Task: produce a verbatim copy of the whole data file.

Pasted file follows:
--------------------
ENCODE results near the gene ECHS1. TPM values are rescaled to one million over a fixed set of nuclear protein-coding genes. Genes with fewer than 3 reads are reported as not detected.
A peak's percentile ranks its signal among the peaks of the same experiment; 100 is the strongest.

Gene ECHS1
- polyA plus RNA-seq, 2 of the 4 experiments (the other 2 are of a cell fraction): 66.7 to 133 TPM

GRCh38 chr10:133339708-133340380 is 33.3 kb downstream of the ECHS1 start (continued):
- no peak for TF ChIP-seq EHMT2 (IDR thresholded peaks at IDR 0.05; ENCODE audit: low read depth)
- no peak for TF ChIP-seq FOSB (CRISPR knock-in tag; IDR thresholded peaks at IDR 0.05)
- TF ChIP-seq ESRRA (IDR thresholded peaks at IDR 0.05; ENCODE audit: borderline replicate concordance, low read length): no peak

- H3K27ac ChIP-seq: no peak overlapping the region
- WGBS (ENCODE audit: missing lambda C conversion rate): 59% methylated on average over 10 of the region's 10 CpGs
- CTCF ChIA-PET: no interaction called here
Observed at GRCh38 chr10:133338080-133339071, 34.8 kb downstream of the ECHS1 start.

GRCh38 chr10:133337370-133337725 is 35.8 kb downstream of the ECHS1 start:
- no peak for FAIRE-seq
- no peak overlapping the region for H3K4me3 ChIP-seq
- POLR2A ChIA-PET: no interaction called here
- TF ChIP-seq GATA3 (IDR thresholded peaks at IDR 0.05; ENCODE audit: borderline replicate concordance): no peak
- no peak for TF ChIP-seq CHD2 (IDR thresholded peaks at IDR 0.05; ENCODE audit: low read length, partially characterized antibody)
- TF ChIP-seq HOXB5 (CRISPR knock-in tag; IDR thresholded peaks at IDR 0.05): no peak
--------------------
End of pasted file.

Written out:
ENCODE results near the gene ECHS1. TPM values are rescaled to one million over a fixed set of nuclear protein-coding genes. Genes with fewer than 3 reads are reported as not detected.
A peak's percentile ranks its signal among the peaks of the same experiment; 100 is the strongest.

Gene ECHS1
- polyA plus RNA-seq, 2 of the 4 experiments (the other 2 are of a cell fraction): 66.7 to 133 TPM

GRCh38 chr10:133339708-133340380 is 33.3 kb downstream of the ECHS1 start (continued):
- no peak for TF ChIP-seq EHMT2 (IDR thresholded peaks at IDR 0.05; ENCODE audit: low read depth)
- no peak for TF ChIP-seq FOSB (CRISPR knock-in tag; IDR thresholded peaks at IDR 0.05)
- TF ChIP-seq ESRRA (IDR thresholded peaks at IDR 0.05; ENCODE audit: borderline replicate concordance, low read length): no peak

- H3K27ac ChIP-seq: no peak overlapping the region
- WGBS (ENCODE audit: missing lambda C conversion rate): 59% methylated on average over 10 of the region's 10 CpGs
- CTCF ChIA-PET: no interaction called here
Observed at GRCh38 chr10:133338080-133339071, 34.8 kb downstream of the ECHS1 start.

GRCh38 chr10:133337370-133337725 is 35.8 kb downstream of the ECHS1 start:
- no peak for FAIRE-seq
- no peak overlapping the region for H3K4me3 ChIP-seq
- POLR2A ChIA-PET: no interaction called here
- TF ChIP-seq GATA3 (IDR thresholded peaks at IDR 0.05; ENCODE audit: borderline replicate concordance): no peak
- no peak for TF ChIP-seq CHD2 (IDR thresholded peaks at IDR 0.05; ENCODE audit: low read length, partially characterized antibody)
- TF ChIP-seq HOXB5 (CRISPR knock-in tag; IDR thresholded peaks at IDR 0.05): no peak